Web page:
Some rich people give their fortune to their relatives when they die (though in the media, it's often On One Condition). Some leave their fortune to charity. And some eccentric types leave their money to... their beloved dog. Or cat, or fancy rat, or parrot, or whatever.
That's the concept behind the Pet Heir plot. Often Hilarity Ensues as the new caretakers of the pet (usually the protagonists) struggle to keep the pet alive despite the efforts of unscrupulous sorts (frequently family who were deemed Inadequate Inheritors) who are next in line to inherit should "anything unfortunate" happen to the pet in question. Why the alternative heirs are in such a rush to inherit, and can't simply wait for the pet's natural lifespan to expire, is seldom addressed.
Legally, of course, animals cannot own money or property, and domesticated animals are, themselves, property; but a testamentary trust for an animal's care could be set up, and all the estate's assets could go to that trust. Which would leave the trustee in control of the assets.
There are cases of Truth in Television for this trope, oddly enough. Or not, if the pet in question is a parrot or a similarly long-lived pet critter.
Comparable to Caligula's Horse, where the person not only gives their inheritance to their pets, they even give them senior positions in jobs.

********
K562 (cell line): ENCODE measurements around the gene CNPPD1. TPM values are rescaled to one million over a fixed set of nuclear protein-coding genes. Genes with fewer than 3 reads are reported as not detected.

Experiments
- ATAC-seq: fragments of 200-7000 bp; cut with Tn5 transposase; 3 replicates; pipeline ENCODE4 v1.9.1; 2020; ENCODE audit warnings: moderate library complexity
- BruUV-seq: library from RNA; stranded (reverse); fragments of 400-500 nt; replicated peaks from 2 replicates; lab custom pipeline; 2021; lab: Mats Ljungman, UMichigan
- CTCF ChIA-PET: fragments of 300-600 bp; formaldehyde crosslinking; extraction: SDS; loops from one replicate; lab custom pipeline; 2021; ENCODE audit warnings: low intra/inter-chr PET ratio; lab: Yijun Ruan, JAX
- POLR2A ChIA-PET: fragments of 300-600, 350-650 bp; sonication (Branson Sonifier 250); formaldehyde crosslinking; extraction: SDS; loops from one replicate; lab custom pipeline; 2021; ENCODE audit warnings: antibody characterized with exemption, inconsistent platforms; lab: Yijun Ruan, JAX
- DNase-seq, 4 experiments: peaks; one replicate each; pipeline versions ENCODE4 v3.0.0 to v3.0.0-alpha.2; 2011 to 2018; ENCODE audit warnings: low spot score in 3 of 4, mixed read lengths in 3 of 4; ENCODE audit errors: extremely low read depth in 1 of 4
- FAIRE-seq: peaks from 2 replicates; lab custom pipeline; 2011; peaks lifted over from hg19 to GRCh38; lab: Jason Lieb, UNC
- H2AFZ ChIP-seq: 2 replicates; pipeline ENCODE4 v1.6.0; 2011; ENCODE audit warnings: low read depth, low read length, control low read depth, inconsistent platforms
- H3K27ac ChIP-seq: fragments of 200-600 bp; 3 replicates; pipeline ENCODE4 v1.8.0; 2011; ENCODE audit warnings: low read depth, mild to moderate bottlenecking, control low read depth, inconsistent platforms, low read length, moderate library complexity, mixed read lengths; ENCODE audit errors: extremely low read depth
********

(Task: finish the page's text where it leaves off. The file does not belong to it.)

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The board game 13 Dead End Drive is about heirs in line to inherit the late Aunt Agatha's fortune trying to bump each other off in a booby trap-filled mansion, and escape while they're the current heir. One of the playable characters is, you guessed it, the old lady's cat. In the revised version, getting the cat out of the house will give you a game-winning advantage.
The Lucky Luke comic The Inheritance of Rantanplan has the guard dog Rantanplan inherit a fortune from a former convict, and becomes a target for the Dalton Brothers since Joe Dalton is next in line.
Pooch Cafe: Poncho's brother Orlando is this, having inherited vast fortune from his deceased owner, an oil baron.
There is one Soviet Russian propaganda movie where a rich American lady dies in a car crash, and her dog inherits her entire fortune. Then the dog goes on to become a socialite, a congressman and then even the President. All because of the money.
Films — Animation